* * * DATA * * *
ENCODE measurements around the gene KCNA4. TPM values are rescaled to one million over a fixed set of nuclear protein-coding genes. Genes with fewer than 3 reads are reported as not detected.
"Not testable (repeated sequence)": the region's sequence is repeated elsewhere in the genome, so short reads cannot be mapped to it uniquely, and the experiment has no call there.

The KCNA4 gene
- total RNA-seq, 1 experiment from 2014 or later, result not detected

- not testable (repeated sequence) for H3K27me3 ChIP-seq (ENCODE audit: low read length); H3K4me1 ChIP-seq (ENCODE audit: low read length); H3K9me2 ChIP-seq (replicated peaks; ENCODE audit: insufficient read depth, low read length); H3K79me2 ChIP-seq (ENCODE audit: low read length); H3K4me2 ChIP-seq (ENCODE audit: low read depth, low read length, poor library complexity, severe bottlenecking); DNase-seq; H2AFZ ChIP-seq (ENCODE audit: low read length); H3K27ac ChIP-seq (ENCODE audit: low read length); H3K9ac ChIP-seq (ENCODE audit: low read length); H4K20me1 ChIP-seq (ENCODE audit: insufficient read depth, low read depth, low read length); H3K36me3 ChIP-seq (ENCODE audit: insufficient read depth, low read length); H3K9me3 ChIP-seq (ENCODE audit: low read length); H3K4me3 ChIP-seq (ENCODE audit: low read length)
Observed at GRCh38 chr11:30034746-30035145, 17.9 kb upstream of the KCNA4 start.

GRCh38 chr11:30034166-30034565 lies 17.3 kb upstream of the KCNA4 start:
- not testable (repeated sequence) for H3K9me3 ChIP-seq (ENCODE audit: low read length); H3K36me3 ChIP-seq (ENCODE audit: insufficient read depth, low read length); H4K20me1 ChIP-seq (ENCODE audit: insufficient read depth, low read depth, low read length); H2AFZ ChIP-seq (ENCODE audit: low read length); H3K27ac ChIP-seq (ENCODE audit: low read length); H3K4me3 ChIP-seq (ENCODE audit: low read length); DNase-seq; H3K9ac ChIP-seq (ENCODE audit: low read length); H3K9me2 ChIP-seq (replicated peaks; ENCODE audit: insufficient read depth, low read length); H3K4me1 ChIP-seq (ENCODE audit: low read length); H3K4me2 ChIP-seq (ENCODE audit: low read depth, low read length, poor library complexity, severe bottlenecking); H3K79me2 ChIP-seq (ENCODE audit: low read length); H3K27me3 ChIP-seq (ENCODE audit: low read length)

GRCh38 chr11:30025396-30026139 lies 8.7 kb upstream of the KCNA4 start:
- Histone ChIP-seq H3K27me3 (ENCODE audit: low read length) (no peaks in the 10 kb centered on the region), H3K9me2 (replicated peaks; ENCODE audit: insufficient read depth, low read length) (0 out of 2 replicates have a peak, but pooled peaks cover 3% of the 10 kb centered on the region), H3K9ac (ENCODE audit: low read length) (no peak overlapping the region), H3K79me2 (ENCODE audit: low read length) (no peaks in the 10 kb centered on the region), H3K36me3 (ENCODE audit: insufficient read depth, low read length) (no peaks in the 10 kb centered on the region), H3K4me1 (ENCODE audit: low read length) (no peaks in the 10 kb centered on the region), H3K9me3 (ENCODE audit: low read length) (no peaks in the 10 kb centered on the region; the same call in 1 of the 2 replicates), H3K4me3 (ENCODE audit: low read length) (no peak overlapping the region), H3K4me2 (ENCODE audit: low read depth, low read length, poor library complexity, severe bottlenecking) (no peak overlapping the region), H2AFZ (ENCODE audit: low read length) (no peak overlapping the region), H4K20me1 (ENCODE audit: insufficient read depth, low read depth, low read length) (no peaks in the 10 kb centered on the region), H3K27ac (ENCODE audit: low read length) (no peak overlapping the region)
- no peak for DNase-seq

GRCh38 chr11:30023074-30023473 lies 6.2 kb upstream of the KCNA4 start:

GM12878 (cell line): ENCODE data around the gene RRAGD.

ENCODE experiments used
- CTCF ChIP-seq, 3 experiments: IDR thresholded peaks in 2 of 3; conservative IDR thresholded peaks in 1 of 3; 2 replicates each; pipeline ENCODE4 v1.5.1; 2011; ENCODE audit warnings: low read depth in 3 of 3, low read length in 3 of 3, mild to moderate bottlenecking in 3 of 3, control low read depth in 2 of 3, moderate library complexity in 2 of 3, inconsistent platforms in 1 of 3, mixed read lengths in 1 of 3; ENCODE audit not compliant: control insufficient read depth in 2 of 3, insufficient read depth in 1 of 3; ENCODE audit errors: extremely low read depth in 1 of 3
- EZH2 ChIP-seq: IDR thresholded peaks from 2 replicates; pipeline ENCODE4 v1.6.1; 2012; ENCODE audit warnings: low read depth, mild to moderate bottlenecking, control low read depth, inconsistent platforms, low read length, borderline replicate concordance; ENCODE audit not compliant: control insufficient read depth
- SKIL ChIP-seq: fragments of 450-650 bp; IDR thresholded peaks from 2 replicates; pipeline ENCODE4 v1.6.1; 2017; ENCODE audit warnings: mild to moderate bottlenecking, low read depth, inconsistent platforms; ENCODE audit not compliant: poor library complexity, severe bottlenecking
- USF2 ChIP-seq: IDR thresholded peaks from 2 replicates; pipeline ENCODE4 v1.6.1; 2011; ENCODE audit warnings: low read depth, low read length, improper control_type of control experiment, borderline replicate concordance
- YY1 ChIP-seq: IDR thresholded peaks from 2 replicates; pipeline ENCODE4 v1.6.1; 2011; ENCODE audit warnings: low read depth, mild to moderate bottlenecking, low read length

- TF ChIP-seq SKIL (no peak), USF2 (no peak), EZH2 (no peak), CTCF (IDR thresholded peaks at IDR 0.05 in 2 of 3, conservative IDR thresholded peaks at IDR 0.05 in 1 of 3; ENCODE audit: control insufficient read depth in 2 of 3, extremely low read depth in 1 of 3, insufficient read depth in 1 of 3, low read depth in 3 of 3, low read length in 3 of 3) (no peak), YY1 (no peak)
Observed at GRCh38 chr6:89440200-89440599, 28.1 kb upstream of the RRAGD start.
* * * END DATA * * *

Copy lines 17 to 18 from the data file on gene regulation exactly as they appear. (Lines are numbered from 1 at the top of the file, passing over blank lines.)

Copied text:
- SKIL ChIP-seq: fragments of 450-650 bp; IDR thresholded peaks from 2 replicates; pipeline ENCODE4 v1.6.1; 2017; ENCODE audit warnings: mild to moderate bottlenecking, low read depth, inconsistent platforms; ENCODE audit not compliant: poor library complexity, severe bottlenecking
- USF2 ChIP-seq: IDR thresholded peaks from 2 replicates; pipeline ENCODE4 v1.6.1; 2011; ENCODE audit warnings: low read depth, low read length, improper control_type of control experiment, borderline replicate concordance